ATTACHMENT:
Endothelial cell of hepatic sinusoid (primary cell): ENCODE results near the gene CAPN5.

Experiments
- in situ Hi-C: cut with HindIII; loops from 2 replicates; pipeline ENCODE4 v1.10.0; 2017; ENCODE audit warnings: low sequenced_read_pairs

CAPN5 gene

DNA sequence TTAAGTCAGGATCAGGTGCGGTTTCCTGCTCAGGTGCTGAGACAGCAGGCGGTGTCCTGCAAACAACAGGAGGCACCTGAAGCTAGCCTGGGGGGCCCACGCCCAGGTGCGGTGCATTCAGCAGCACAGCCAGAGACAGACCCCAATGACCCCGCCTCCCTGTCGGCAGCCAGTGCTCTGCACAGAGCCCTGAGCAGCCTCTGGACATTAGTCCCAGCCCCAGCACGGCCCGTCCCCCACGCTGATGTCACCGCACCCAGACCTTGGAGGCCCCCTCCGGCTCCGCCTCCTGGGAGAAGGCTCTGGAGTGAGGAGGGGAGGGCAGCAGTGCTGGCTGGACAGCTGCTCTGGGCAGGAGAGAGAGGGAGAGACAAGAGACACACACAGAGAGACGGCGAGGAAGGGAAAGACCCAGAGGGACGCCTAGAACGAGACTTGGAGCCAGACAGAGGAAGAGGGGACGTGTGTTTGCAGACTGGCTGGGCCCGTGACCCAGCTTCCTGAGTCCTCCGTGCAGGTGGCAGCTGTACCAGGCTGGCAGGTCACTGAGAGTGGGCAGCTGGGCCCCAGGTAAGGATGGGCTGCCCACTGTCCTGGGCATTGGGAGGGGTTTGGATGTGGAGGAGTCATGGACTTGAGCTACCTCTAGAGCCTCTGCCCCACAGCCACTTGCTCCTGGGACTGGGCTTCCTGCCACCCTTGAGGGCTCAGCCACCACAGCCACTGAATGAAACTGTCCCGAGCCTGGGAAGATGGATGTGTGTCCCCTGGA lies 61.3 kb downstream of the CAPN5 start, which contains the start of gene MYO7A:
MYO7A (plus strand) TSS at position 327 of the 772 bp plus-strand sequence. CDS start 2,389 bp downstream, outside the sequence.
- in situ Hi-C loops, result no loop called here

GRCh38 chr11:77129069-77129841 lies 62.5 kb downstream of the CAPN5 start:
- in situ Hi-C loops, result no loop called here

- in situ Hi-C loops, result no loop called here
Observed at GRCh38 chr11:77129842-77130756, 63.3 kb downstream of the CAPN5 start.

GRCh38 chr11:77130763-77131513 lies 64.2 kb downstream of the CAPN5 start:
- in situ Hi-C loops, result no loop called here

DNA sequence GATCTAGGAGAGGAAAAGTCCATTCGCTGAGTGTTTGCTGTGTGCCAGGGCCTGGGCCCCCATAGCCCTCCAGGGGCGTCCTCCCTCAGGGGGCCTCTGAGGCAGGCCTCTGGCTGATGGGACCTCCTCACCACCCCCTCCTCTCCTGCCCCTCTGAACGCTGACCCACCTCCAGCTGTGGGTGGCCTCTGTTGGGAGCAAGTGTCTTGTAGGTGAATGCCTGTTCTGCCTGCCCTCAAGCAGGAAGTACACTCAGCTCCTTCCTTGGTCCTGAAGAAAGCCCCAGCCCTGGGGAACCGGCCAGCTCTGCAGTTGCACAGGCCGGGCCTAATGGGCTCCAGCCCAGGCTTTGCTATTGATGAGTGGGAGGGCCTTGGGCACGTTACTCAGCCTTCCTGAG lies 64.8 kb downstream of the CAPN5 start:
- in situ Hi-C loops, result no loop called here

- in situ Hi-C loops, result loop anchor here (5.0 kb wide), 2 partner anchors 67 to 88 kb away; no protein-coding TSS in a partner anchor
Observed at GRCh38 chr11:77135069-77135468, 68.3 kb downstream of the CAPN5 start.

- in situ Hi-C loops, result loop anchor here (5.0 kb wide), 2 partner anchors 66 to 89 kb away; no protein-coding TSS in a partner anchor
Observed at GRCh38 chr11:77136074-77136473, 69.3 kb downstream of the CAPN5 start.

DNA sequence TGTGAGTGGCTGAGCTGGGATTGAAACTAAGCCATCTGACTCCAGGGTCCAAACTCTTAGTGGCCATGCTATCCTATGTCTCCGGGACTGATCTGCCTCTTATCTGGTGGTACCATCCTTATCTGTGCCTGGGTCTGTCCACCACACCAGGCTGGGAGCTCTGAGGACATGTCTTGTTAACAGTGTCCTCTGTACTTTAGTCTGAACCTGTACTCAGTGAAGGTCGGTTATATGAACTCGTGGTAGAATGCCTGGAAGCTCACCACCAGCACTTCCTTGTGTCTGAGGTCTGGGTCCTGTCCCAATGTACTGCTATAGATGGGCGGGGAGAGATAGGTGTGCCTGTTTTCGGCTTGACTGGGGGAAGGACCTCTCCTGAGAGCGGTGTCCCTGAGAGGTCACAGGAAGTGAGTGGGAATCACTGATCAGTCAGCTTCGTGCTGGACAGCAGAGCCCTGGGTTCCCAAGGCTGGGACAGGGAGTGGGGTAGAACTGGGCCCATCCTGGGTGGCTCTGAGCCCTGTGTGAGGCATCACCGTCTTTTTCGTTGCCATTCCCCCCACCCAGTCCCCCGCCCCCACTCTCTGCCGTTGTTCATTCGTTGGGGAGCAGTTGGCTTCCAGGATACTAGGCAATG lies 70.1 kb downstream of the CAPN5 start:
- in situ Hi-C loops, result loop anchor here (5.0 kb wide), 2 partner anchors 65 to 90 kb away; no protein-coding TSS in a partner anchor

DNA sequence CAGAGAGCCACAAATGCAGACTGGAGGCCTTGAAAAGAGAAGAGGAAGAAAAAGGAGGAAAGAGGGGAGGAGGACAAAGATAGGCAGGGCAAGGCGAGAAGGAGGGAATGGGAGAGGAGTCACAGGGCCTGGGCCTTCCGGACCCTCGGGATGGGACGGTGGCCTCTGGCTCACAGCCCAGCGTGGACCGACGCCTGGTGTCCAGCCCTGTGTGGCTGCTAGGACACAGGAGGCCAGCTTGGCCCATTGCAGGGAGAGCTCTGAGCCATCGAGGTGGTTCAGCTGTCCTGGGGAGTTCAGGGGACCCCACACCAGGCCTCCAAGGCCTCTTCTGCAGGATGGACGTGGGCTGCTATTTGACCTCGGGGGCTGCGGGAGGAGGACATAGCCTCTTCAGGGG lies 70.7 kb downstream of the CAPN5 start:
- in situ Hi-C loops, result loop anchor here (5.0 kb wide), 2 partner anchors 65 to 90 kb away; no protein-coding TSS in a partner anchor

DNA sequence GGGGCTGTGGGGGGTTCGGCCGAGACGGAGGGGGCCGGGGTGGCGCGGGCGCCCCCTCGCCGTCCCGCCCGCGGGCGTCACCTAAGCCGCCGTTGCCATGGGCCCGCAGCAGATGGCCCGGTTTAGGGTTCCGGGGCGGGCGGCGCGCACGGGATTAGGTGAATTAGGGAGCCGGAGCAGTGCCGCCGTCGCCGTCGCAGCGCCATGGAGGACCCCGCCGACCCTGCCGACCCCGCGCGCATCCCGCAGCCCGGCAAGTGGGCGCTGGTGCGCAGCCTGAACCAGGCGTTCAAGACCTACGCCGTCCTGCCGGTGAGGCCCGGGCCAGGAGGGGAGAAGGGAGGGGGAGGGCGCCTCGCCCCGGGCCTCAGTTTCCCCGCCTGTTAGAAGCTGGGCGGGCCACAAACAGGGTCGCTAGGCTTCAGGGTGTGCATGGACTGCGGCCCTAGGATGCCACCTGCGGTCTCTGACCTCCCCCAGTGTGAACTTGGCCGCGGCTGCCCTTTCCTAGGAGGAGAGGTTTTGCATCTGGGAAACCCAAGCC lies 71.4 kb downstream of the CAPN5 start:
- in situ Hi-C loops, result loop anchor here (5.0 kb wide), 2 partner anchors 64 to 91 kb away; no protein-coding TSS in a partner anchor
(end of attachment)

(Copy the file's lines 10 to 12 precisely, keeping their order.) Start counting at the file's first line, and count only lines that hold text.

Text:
- in situ Hi-C loops, result no loop called here
Observed at GRCh38 chr11:77129842-77130756, 63.3 kb downstream of the CAPN5 start.

GRCh38 chr11:77130763-77131513 lies 64.2 kb downstream of the CAPN5 start: